It’s okay to think like a lawyer, but please don’t write like one!
These days, good communication is about being short, clear, direct, and memorable. But too many lawyers still draft training courses and policies the way they would work on a contract — they want to get absolutely everything in there in case they need it later!
But when creating training and policies, your goals as a lawyer are a little different than they would be for drafting a contract, right? You want to expand and strengthen employee knowledge and skills, creating clear standards that everyone can follow, not just those with a legal degree.
You don’t need dictionary definitions of topics and don’t need to cover every what-if. Instead, you need clear, tangible instructions so employees can do their jobs effectively and ethically.
I’ll admit, transitioning from a traditional lawyer to one who writes courses and policies was not seamless. It was tough to ignore that gut instinct to get it all in there, so I initially followed the tried and true lawyer way of throwing in the kitchen sink, cramming in as many topics, caveats, sentences, and big words as I could. I was so fearful of missing something!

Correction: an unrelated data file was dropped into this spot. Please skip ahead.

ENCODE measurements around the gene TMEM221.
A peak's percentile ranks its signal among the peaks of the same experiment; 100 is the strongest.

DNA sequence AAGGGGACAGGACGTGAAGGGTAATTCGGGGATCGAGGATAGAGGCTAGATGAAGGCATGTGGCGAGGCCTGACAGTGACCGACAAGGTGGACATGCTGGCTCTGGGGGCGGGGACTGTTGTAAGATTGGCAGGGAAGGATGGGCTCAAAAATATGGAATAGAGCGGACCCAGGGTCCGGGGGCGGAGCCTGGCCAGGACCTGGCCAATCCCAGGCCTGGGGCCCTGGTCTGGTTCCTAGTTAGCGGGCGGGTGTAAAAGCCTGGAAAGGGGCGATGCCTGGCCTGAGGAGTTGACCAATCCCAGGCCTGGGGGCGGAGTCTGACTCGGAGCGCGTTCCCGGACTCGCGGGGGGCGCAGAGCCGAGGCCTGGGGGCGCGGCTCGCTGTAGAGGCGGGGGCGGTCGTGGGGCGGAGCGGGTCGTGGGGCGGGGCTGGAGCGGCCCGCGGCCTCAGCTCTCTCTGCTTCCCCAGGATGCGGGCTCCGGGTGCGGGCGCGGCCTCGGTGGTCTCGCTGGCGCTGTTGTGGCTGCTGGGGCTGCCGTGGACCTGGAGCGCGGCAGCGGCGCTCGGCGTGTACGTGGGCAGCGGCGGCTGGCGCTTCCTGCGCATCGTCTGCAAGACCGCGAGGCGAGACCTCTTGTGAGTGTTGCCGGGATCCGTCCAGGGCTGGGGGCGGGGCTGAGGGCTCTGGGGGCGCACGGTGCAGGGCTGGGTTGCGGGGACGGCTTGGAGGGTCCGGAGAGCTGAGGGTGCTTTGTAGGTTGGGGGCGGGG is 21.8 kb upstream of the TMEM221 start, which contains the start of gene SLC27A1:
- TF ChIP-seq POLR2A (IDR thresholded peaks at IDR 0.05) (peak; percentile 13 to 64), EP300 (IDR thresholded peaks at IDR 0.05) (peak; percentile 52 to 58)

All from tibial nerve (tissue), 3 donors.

Thinking of that content now makes me cringe. And my audience likely cringed, too. I mean, how many words like “herein” or “theretofore” can one person read without falling asleep? How many “i.e.” and “e.g.” lists of every possible example imaginable can one person stand before crying or throwing their computer?
No offense to all the lawyers out there, but no employee wants to read a legal treatise. A simple point, made simply, can have a lot more impact than a ton of words strewn together in a sentence whose meaning is lost on the majority of your readers.
So, after many years of doing this, what have I learned? Basically, it’s OK to think like a lawyer, but just don’t write like one!
Write like a human.
Write how you would speak to a friend.
Write simply and clearly and in plain English.
Keep sentences crisp, short, and to the point.
Remind yourself that you don’t need to put in every possible scenario to get a point across. And, employees often don’t need the name of a statute—they just need to know that certain behaviors are illegal or unethical, or both.
Keep it simple. I promise you, your audience will thank you for it.
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